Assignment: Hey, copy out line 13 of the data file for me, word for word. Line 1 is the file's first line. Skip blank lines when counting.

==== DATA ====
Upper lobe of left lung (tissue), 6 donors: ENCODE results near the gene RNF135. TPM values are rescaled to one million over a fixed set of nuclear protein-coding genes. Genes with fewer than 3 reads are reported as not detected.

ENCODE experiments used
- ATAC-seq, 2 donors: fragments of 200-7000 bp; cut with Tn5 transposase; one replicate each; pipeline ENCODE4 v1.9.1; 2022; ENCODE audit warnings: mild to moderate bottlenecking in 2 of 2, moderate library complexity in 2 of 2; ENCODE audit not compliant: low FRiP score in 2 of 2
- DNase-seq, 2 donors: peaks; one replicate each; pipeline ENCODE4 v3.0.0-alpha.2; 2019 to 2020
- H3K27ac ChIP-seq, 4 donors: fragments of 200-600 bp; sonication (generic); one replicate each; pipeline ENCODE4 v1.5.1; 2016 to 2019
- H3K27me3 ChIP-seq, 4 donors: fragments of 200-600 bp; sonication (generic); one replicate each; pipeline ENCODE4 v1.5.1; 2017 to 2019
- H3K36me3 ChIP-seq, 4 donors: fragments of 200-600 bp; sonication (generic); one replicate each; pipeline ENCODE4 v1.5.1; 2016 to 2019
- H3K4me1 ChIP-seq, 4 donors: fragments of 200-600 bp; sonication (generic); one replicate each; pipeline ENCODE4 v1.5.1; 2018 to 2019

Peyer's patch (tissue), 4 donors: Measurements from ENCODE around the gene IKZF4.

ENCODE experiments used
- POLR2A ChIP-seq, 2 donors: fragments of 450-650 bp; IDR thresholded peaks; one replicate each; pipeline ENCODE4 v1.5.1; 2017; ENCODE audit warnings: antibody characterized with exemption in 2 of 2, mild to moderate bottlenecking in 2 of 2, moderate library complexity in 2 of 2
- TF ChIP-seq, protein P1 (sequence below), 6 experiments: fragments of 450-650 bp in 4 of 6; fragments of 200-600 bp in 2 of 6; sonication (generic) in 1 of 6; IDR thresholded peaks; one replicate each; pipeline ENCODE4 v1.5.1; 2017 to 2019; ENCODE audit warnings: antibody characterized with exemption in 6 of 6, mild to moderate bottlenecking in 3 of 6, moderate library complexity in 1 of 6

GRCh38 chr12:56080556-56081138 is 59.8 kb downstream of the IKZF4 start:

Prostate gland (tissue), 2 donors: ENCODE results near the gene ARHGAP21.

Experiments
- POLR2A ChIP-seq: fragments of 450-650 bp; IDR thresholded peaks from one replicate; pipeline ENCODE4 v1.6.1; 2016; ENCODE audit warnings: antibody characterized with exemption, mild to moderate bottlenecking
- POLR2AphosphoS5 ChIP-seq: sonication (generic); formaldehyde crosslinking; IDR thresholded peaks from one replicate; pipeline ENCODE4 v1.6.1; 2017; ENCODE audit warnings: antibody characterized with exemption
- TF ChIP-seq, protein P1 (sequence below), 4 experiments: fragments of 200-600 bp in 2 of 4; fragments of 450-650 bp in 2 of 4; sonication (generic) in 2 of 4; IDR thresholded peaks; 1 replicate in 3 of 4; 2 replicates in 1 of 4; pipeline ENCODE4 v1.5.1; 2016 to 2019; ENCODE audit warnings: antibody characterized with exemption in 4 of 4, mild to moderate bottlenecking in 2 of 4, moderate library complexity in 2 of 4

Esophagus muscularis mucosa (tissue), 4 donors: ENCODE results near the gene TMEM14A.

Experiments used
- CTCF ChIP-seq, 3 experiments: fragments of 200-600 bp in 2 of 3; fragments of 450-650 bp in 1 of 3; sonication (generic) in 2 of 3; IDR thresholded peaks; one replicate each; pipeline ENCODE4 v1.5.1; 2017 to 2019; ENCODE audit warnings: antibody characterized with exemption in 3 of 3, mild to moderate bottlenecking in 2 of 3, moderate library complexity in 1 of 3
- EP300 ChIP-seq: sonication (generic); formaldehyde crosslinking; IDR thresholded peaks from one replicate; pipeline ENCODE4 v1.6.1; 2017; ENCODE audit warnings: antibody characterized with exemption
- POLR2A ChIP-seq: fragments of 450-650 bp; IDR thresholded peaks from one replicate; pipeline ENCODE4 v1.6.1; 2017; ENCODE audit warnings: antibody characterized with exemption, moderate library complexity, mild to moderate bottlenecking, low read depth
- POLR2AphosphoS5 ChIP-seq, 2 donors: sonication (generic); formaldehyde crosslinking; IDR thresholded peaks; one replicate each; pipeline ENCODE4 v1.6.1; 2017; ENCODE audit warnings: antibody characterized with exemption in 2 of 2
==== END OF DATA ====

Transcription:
GRCh38 chr12:56080556-56081138 is 59.8 kb downstream of the IKZF4 start: